Format

Send to

Choose Destination
See comment in PubMed Commons below
Am J Obstet Gynecol. 2003 May;188(5):1141-7.

Innervation of the levator ani muscles in the female squirrel monkey.

Author information

  • 1Department of Obstetrics and Gynecology, Scott and White Clinic, 2401 W. 31st Street, Temple, TX 76508, USA.

Abstract

OBJECTIVE:

The purpose of this study was to characterize the innervation of the levator ani muscles in the female squirrel monkey and to investigate its usefulness as an animal model of pelvic organ prolapse.

STUDY DESIGN:

Eleven nulliparous female squirrel monkeys with no pelvic organ prolapse were used in this study. Detailed pelvic dissections were conducted (n = 3), and the Koelle stain for acetylcholinesterase was used to identify the motor endplate zone in the levator ani muscles (n = 2). Unilateral levator ani (n = 4) and pudendal (n = 2) neurectomies were performed; changes in levator ani muscle mass and myocyte diameter were examined 14 days after neurectomy. Nerve biopsy specimens from each animal were processed for microscopy.

RESULTS:

The levator ani nerve originated from the S2 spinal root and entered the pelvic cavity adjacent to the pelvic nerve between the flexor caudalis brevis and iliocaudalis muscles. The levator ani nerve then projected caudally and bifurcated to penetrate the iliocaudalis and pubocaudalis. A single motor endplate zone in each muscle correlated with the point of levator ani nerve penetration. The pudendal nerve originated from the S1-S2 spinal roots to innervate the urethral and anal sphincters, clitoris, and perineum, but not the iliocaudalis or pubocaudalis. Significant atrophy and myocyte shrinkage occurred in the iliocaudalis and pubocaudalis ipsilateral to the levator ani nerve transection (P <.05). Pudendal neurectomy produced no levator ani muscle changes.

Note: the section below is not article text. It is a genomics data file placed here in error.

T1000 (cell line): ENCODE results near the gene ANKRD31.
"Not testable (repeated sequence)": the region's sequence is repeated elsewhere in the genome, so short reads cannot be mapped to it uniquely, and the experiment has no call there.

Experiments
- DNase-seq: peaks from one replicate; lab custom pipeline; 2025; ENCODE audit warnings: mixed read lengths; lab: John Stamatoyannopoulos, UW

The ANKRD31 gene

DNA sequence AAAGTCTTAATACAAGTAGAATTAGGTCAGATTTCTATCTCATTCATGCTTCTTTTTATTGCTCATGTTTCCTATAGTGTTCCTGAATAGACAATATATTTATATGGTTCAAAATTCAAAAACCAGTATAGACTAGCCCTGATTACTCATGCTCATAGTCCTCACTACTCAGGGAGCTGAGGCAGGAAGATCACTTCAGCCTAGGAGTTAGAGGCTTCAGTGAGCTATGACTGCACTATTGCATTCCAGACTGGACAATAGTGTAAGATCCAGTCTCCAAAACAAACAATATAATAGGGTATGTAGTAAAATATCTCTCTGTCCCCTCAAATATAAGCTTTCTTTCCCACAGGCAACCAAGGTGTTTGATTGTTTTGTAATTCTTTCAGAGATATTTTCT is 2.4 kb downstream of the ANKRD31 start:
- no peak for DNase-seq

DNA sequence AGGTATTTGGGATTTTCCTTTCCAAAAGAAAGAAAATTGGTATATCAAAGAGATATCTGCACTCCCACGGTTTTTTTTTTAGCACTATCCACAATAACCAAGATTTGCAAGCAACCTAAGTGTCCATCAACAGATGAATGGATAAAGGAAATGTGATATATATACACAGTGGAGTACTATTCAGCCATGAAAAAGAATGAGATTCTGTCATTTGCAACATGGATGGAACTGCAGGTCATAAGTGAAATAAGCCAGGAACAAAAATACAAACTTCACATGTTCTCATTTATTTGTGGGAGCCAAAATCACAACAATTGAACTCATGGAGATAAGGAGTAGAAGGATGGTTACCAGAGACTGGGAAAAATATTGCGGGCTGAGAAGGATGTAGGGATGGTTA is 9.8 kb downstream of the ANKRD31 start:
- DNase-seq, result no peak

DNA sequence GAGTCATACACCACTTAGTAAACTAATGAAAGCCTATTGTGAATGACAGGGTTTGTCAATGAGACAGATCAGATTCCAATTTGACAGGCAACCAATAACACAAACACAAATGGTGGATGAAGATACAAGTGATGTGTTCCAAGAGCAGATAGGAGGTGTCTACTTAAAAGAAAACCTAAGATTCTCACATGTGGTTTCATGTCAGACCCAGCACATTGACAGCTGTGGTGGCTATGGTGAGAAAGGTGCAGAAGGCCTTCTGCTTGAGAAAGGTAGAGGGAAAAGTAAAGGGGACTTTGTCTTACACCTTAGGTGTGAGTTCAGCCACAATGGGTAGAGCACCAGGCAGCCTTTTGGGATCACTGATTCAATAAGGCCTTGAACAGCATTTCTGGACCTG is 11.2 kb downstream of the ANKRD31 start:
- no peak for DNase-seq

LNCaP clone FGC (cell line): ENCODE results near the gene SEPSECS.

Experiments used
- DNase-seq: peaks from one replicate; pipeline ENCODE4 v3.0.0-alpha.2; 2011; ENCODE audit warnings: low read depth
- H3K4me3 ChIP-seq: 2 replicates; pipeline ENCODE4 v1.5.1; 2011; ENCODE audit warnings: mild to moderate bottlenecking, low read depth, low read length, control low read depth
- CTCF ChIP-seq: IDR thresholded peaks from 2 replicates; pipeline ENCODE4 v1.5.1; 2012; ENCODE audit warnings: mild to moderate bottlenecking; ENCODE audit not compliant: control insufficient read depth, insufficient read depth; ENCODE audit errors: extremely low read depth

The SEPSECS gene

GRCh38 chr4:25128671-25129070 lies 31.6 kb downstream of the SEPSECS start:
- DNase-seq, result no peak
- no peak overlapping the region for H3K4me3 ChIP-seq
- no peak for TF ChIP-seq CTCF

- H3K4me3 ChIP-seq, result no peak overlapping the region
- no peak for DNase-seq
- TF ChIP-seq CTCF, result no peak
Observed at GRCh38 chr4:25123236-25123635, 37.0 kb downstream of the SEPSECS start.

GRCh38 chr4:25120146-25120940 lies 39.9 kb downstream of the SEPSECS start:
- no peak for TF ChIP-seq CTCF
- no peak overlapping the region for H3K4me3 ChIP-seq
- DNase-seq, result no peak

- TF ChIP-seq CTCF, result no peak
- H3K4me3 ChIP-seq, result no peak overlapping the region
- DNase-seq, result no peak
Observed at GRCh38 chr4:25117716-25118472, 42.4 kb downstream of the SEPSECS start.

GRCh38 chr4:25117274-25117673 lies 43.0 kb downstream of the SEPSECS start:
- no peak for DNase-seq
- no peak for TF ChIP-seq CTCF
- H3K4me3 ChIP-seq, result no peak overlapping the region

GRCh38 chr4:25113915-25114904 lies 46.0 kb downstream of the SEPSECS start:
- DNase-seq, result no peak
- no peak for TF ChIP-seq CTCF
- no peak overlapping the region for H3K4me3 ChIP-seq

CONCLUSION:

Intrapelvic skeletal muscles in the female squirrel monkey are similar to humans and have distinct innervation with no contribution from the pudendal nerve. The squirrel monkey is likely to be a useful model of pelvic organ prolapse and warrants further study.

PMID:
12748458
[PubMed - indexed for MEDLINE]
PubMed Commons home

PubMed Commons

0 comments
How to join PubMed Commons

    Supplemental Content

    Full text links

    Icon for Elsevier Science
    Loading ...
    Write to the Help Desk